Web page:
4) Catch a show at the Georgia Aquarium
Maybe you’ve been to the Georgia Aquarium. More than once even. But if you haven’t yet, you need to see their stars perform.
The AT&T Dolphin Celebration tends to get the most attention. The stadium is huge and so is the splash zone. Announcements warn guests that the first several rows are prone to soaking, and they’re really not kidding. But wherever you sit, it’s a good view. Dolphins leap into the air with synchronized perfection. Trainers glide through the water propelled by these talented mammals. It’s impressive.
I like the sea lion show, Under the Boardwalk, best, though. As it turns out — and this is a fun fact — sea lions are adorable. On command (and for the right price: mainly fish), they’ll bark, splash the audience, even dance. Part of the fun of the show is getting to meet each animal. You learn their names, how old they are, how much they weigh. The space is intimate enough that you truly get to see them up close.
To plan your day better, look up showtimes in advance online. On the weekend, holidays and other peak times, get in line early to get your pick of seats.
5) Dine in style at the movies OTP
Have you been to CMX CinéBistro, the dinner and a movie concept that combines two of the things Americans love most? You may have been to the one in Brookhaven but you’ve probably not yet visited their Peachtree Corners location. It just opened March 8 and makes up part of the new Peachtree Corners Town Center. When complete, the center will have pavilions, townhomes, a garden and dozens of dining and retail venues. Already, it’s a pleasant place to walk after your movie.
When you walk into the CMX CinéBistro, you can literally smell the newness. It’s visually impressive, from the entrance to the bar to honestly even the bathrooms. The feeling is upscale and trendy, like you’re not so much going to the movies but having a night out at the theater. The real star is their seating, surprisingly wide and comfortable recliners that will make you believe this is the only way you should ever see a movie again. Pair that with a mimosa, sashimi or wings, and you’ve got yourself an experience to savor.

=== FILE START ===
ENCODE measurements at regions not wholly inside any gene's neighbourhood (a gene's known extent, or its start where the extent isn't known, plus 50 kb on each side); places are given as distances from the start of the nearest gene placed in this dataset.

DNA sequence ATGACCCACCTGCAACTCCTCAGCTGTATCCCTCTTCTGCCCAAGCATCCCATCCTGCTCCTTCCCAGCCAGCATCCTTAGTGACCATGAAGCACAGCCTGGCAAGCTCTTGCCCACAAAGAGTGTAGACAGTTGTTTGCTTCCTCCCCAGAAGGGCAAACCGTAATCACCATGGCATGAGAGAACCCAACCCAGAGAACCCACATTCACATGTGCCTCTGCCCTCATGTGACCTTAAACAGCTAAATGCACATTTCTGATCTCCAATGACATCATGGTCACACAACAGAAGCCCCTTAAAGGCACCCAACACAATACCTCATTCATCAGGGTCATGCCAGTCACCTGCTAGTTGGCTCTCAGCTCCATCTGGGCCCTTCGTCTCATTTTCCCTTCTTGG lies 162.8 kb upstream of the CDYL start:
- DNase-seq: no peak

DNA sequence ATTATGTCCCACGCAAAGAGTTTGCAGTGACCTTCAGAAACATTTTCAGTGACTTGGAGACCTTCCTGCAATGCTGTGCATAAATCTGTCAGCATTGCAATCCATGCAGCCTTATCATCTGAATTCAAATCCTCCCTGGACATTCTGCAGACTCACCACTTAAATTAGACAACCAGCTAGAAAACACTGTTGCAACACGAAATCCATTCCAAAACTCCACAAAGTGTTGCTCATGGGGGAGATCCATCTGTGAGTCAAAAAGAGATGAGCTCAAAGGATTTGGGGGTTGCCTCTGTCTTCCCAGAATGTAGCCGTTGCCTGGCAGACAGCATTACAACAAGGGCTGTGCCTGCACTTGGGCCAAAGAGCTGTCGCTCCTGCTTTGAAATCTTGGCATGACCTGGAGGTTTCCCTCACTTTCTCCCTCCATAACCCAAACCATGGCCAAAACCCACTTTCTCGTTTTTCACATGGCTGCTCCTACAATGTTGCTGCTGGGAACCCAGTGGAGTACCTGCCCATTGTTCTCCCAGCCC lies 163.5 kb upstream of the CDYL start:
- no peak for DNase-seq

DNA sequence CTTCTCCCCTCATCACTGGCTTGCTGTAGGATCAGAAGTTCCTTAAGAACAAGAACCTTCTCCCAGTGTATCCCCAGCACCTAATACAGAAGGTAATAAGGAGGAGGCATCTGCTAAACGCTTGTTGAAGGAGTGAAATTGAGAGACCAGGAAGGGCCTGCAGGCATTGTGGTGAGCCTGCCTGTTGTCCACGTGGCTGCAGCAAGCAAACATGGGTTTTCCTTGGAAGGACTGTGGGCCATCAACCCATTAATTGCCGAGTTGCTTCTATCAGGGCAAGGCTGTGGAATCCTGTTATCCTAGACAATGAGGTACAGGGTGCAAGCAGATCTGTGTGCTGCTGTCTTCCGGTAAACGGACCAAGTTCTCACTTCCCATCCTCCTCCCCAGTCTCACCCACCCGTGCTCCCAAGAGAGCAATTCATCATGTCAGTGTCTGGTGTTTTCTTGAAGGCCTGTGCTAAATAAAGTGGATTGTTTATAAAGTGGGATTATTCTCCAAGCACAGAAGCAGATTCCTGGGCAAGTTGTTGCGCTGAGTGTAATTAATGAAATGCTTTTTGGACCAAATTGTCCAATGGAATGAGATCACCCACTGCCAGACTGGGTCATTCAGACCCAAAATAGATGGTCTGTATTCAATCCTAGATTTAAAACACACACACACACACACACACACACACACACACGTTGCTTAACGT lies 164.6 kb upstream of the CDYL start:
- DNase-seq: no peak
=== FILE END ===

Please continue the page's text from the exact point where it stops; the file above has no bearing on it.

6) Visit ancient Egypt
Atlanta is filled with museums on almost every topic imaginable, but the Michael C. Carlos Museum on the Emory University campus is one you really shouldn’t skip. Inside, you’ll see relics from ancient Egypt like sarcophagi, mummies, a fragment from the Book of the Dead and a heart scarab. That last item, a nearby plaque explains, was ceremonially placed on the chest of the dead to protect them in the final judgement.
Of course, the museum has much more than Egyptian artwork. You’ll find rotating exhibits like the current DO or DIE: Affect, Ritual, Resistance and Rival Cuts: Process and Technique in the Prints of Tom Hück and Albrecht Dürer exhibitions, visual responses to current sociopolitical events. Other galleries showcase works from ancient Rome and Greece, Africa, Asia and the Americas. If interactive art is more your style, attend a lecture or sign up for their lantern-making workshop held each year before the BeltLine’s lantern parade. Parking is free on the weekend.
What about you? Are there any other metro area attractions hiding in plain sight that you think people overlook? Tell us in the comments or reach out on social.